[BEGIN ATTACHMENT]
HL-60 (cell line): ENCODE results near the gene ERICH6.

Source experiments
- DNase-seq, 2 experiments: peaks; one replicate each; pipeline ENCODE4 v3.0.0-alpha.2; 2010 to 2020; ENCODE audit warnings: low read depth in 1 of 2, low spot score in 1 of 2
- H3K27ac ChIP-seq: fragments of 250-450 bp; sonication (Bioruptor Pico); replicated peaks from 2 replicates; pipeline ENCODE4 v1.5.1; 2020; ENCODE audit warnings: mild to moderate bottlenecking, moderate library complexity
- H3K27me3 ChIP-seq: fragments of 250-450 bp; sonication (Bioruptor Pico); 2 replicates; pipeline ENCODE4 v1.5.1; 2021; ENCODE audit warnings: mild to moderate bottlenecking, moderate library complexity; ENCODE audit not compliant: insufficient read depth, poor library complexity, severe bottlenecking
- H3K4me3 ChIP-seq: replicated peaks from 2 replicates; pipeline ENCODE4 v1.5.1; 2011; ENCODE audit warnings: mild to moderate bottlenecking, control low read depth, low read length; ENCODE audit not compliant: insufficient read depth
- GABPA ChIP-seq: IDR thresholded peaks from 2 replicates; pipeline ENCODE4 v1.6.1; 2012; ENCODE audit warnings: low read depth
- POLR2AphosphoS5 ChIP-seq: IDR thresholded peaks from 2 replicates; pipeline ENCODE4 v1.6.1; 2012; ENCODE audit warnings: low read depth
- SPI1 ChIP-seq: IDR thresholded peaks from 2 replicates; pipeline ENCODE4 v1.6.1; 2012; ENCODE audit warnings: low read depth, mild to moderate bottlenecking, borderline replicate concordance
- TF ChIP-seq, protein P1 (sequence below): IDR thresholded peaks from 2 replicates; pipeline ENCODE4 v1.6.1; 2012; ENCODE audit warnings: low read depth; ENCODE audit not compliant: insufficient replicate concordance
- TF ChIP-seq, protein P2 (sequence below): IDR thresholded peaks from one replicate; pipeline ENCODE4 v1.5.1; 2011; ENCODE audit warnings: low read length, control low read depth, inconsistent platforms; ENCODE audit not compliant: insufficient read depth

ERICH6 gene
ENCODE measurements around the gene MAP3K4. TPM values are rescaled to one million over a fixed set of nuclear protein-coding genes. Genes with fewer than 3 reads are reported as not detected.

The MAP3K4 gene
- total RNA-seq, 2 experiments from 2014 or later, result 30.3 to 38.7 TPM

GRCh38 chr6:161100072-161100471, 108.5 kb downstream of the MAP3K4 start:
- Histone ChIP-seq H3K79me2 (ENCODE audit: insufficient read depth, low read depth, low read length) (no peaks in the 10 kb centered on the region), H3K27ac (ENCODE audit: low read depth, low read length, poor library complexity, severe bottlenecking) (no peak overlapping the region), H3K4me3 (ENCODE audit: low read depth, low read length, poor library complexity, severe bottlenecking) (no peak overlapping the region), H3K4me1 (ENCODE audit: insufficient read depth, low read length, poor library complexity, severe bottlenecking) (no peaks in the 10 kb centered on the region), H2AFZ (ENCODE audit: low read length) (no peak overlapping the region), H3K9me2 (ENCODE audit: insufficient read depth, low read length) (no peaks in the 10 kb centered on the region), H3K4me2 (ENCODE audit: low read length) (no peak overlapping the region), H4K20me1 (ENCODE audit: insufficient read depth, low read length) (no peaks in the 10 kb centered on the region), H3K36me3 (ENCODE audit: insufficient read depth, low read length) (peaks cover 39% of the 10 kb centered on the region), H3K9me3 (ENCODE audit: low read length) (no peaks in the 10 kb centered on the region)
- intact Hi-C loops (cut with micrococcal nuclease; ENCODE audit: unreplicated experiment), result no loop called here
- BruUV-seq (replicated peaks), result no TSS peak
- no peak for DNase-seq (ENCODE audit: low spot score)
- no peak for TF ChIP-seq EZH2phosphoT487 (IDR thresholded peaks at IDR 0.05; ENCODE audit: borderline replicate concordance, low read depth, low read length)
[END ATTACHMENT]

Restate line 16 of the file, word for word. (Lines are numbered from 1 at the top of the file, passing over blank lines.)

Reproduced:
GRCh38 chr6:161100072-161100471, 108.5 kb downstream of the MAP3K4 start: